Condensed Matter

   

Zooming In and Out

Authors: George Rajna

Computer simulations are used to understand the properties of soft matter—such as liquids, polymers and biomolecules like DNA-which are too complicated to be described by equations. [37] "We put the optical microscope under a microscope to achieve accuracy near the atomic scale," said NIST's Samuel Stavis, who served as the project leader for these efforts. [36] Researchers have designed an interferometer that works with magnetic quasiparticles called magnons, rather than photons as in conventional interferometers. [35] A technique to manipulate electrons with light could bring quantum computing up to room temperature. [34] The USTC Microcavity Research Group in the Key Laboratory of Quantum Information has perfected a 4-port, all-optically controlled non-reciprocal multifunctional photonic device based on a magnetic-field-free optomechanical resonator. [33] To address this technology gap, a team of engineers from the National University of Singapore (NUS) has developed an innovative microchip, named BATLESS, that can continue to operate even when the battery runs out of energy. [32] Stanford researchers have developed a water-based battery that could provide a cheap way to store wind or solar energy generated when the sun is shining and wind is blowing so it can be fed back into the electric grid and be redistributed when demand is high. [31] Researchers at AMOLF and the University of Texas have circumvented this problem with a vibrating glass ring that interacts with light. They thus created a microscale circulator that directionally routes light on an optical chip without using magnets. [30] Researchers have discovered three distinct variants of magnetic domain walls in the helimagnet iron germanium (FeGe). [29] Magnetic materials that form helical structures—coiled shapes comparable to a spiral staircase or the double helix strands of a DNA molecule—occasionally exhibit exotic behavior that could improve information processing in hard drives and other digital devices. [28] In a new study, researchers have designed "invisible" magnetic sensors—sensors that are magnetically invisible so that they can still detect but do not distort the surrounding magnetic fields. [27]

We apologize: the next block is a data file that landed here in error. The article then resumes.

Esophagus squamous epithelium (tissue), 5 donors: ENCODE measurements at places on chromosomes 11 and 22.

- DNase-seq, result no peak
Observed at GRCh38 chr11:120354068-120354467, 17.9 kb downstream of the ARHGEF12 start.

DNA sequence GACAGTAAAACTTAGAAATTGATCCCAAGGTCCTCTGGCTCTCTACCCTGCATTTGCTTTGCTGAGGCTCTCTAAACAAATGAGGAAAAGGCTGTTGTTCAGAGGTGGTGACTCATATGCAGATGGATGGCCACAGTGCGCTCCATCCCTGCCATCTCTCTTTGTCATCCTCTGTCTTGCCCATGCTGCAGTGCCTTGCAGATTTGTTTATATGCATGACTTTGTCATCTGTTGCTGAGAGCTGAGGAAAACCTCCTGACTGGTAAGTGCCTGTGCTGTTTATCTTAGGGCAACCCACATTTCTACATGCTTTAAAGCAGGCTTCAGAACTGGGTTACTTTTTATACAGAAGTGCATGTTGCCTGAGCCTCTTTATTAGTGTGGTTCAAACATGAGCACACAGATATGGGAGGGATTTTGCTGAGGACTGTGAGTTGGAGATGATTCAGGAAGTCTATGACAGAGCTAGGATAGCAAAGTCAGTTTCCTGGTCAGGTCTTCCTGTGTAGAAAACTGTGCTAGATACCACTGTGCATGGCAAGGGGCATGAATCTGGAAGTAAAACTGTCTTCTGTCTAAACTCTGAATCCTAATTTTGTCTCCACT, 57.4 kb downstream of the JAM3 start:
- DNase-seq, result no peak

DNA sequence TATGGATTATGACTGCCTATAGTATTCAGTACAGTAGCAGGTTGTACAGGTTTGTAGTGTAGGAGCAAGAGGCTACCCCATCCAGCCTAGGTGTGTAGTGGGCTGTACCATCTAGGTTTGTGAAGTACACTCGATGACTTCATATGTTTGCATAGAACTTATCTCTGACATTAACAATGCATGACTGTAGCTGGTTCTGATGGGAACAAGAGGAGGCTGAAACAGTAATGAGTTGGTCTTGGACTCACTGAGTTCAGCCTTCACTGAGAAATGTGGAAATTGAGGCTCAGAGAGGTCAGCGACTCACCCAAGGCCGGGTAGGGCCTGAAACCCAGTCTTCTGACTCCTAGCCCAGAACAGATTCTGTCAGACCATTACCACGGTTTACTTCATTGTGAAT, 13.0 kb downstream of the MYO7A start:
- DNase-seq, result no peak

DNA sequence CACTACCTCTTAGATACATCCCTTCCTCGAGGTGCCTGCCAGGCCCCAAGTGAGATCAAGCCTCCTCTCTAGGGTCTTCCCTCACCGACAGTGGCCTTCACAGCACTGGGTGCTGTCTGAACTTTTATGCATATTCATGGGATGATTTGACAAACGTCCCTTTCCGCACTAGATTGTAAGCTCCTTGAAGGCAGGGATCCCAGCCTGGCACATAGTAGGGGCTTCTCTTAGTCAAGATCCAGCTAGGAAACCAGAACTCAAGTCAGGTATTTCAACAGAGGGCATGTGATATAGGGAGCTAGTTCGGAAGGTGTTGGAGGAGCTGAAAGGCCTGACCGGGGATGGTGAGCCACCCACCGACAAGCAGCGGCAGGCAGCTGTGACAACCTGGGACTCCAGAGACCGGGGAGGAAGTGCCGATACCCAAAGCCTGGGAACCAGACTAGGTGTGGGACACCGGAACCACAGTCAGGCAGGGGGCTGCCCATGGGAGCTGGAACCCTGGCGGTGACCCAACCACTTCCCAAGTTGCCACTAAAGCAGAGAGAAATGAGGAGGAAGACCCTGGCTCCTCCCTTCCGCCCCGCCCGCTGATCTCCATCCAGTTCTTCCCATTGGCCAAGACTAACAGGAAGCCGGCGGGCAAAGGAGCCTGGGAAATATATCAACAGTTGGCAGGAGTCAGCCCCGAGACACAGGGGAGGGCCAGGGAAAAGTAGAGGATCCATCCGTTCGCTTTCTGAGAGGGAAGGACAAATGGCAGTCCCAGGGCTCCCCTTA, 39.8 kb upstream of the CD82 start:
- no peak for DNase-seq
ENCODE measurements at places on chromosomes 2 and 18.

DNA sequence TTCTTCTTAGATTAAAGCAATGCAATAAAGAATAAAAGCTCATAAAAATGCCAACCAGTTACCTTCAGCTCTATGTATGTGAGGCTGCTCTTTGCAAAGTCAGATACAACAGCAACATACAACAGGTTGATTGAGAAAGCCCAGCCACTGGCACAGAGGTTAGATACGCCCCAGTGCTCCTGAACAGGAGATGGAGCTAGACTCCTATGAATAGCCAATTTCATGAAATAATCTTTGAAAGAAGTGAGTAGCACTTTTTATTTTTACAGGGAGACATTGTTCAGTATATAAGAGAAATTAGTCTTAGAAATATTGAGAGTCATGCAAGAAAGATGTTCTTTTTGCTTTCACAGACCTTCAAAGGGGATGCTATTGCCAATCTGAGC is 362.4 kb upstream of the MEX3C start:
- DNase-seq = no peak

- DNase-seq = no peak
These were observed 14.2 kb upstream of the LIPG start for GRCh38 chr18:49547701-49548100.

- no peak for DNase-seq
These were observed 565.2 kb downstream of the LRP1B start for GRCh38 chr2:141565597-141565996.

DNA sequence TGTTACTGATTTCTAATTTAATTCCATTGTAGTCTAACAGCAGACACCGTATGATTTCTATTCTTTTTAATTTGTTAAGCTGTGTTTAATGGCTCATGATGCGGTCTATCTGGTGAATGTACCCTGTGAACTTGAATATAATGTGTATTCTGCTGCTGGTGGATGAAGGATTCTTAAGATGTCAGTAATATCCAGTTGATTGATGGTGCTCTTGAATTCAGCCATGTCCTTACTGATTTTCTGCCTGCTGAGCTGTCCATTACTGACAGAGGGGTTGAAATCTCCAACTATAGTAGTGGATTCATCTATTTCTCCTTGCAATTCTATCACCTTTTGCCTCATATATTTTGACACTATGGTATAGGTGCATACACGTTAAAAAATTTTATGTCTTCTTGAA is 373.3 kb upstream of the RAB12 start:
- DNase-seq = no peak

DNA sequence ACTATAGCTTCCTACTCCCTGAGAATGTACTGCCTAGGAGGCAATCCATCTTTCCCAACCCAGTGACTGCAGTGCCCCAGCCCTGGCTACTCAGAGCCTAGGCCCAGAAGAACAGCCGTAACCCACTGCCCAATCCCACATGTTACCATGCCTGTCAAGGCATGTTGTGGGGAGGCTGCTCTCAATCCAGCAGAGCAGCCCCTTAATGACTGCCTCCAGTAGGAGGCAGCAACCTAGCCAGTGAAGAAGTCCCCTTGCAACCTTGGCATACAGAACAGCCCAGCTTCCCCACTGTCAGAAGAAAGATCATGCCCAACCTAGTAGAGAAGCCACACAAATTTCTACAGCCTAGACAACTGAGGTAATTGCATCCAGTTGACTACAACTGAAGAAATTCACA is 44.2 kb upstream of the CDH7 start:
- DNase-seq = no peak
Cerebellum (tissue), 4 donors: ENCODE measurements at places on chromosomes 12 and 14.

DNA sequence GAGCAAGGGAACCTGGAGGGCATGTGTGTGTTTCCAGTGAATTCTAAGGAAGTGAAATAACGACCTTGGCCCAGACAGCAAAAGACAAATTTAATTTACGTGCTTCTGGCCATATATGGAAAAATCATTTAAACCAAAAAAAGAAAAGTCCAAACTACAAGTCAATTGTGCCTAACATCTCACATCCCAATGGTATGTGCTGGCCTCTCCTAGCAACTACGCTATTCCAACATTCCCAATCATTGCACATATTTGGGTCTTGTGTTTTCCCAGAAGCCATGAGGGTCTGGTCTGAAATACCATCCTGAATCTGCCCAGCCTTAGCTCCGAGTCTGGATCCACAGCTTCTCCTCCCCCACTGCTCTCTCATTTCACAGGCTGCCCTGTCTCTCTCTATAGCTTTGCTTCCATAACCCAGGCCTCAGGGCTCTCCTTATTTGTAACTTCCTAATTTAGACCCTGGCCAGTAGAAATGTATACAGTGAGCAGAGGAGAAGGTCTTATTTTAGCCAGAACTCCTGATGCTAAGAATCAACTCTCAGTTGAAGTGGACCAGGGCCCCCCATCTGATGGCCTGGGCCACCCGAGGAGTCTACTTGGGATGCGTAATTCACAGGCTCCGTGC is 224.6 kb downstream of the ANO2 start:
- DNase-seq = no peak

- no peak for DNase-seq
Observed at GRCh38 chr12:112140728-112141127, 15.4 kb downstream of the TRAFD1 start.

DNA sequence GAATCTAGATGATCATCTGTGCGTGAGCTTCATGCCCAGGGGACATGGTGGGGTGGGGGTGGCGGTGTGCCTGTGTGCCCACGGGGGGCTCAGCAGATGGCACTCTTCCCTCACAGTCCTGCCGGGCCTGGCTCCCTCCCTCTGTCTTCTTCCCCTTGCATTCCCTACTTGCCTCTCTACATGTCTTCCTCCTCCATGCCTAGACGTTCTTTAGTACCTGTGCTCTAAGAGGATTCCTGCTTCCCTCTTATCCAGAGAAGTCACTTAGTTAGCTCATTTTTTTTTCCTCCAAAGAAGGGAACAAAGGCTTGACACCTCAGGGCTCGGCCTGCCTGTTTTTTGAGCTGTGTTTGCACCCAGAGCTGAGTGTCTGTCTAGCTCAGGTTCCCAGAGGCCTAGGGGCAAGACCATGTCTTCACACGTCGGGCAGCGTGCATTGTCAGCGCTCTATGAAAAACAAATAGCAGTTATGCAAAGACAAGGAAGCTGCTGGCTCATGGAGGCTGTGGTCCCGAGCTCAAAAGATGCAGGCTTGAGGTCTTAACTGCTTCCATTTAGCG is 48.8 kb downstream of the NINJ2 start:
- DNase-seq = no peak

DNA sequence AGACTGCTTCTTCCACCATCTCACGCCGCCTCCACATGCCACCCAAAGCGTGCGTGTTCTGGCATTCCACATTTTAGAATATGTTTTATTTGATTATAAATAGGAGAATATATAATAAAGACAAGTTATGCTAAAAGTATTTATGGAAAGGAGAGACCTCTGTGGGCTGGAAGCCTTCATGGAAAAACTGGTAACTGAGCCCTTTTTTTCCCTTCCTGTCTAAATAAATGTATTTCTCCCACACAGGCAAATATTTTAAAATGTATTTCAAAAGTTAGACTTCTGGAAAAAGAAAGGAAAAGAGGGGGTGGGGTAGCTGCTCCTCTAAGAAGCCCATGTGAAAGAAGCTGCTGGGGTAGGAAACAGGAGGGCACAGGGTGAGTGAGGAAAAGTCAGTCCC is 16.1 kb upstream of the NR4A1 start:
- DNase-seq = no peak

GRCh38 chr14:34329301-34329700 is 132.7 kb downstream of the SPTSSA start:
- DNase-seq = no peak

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[v1] 2018-05-26 05:58:15

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